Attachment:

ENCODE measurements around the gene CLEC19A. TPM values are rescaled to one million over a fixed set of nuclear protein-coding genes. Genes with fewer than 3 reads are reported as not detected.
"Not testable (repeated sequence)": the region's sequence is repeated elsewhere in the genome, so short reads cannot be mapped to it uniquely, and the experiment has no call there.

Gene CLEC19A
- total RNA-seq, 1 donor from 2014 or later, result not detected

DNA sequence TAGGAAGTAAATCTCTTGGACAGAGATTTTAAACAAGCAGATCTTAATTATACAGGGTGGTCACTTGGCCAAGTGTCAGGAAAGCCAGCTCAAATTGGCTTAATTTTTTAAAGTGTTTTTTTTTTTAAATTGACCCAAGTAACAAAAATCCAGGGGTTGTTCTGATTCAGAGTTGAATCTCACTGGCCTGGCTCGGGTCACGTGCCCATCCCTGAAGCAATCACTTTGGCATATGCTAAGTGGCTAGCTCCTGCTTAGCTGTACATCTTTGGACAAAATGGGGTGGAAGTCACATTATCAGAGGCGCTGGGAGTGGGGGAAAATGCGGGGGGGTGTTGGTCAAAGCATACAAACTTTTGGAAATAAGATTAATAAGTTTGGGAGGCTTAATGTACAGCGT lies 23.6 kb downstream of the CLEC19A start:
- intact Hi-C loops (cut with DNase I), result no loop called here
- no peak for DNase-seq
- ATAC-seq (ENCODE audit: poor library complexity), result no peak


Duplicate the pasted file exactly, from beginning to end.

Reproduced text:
ENCODE measurements around the gene CLEC19A. TPM values are rescaled to one million over a fixed set of nuclear protein-coding genes. Genes with fewer than 3 reads are reported as not detected.
"Not testable (repeated sequence)": the region's sequence is repeated elsewhere in the genome, so short reads cannot be mapped to it uniquely, and the experiment has no call there.

Gene CLEC19A
- total RNA-seq, 1 donor from 2014 or later, result not detected

DNA sequence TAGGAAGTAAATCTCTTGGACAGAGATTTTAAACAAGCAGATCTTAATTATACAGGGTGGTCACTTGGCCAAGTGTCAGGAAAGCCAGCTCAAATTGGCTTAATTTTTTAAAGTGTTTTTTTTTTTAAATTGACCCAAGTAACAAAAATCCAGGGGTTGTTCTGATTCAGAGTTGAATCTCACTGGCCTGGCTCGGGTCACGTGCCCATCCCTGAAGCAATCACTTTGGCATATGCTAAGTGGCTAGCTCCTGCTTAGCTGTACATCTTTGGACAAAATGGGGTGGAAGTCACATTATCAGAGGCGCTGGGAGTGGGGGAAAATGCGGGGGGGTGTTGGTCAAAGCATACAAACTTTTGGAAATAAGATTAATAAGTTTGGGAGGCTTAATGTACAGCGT lies 23.6 kb downstream of the CLEC19A start:
- intact Hi-C loops (cut with DNase I), result no loop called here
- no peak for DNase-seq
- ATAC-seq (ENCODE audit: poor library complexity), result no peak